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Compassion fade and the challenge of environmental conservation
Columbia University, NY, USA.
University of Oregon, USA.
Linköping University, Department of Behavioural Sciences and Learning, Psychology. Linköping University, Faculty of Arts and Sciences.
University of Oregon, USA.
2013 (English)In: Judgment and decision making, ISSN 1930-2975, Vol. 8, no 4, 397-406 p.Article in journal (Other academic) Published
Abstract [en]

Compassion shown towards victims often decreases as the number of individuals in need of aid increases, identifiability of the victims decreases, and the proportion of victims helped shrinks. Such "compassion fade" may hamper individual-level and collective responses to pressing large-scale crises. To date, research on compassion fade has focused on humanitarian challenges; thus, it remains unknown whether and to what extent compassion fade emerges when victims are non-human others. Here we show that compassion fade occurs in the environmental domain, but only among non-environmentalists. These findings suggest that compassion fade may challenge our collective ability and willingness to confront the major environmental problems we face, including climate change. The observed moderation effect of environmental identity further indicates that compassion fade may present a significant psychological barrier to building broad public support for addressing these problems. Our results highlight the importance of bringing findings from the field of judgment and decision making to bear on pressing societal issues.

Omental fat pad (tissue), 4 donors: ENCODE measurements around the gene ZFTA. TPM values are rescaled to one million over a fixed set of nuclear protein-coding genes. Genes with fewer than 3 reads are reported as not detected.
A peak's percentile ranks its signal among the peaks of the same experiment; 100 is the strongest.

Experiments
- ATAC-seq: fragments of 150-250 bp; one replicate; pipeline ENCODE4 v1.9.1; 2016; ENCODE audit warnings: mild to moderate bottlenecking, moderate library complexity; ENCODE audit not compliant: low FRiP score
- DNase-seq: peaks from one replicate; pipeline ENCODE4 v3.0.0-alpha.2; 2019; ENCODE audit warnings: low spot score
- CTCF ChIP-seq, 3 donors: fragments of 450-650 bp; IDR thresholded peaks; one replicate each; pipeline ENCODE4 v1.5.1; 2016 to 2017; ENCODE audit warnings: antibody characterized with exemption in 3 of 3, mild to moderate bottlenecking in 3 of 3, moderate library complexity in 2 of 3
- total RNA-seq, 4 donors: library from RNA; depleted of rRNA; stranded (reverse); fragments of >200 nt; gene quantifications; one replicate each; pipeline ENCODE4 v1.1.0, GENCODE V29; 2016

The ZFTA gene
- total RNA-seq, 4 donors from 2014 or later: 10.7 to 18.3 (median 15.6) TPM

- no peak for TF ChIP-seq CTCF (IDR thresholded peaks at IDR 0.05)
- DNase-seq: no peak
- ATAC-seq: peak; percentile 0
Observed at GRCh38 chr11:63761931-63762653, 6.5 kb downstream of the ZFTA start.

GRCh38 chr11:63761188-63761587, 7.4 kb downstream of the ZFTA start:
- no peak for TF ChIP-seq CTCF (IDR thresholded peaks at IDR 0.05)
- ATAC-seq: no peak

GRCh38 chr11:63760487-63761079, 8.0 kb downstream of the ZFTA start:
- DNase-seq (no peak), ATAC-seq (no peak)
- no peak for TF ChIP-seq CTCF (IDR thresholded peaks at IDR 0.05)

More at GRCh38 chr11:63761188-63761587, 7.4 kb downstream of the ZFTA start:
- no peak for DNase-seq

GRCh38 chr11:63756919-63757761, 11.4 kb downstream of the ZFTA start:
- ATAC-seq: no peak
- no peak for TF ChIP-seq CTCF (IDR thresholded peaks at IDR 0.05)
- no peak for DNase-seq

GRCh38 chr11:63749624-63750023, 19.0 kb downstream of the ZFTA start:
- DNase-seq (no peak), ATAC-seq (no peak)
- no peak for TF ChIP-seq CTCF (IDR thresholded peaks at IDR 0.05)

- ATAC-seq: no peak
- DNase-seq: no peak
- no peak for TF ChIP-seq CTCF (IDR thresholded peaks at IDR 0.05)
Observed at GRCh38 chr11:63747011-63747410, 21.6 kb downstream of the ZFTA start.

Place, publisher, year, edition, pages
Society for Judgment and Decision Making , 2013. Vol. 8, no 4, 397-406 p.
Keyword [en]
decision-making, identifiable victim, sustainability, prosocial behavior, compassion
National Category
Social Sciences
URN: urn:nbn:se:liu:diva-97249ISI: 000322988500001OAI: diva2:645772
Available from: 2013-09-05 Created: 2013-09-05 Last updated: 2013-10-08Bibliographically approved

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Västfjäll, Daniel
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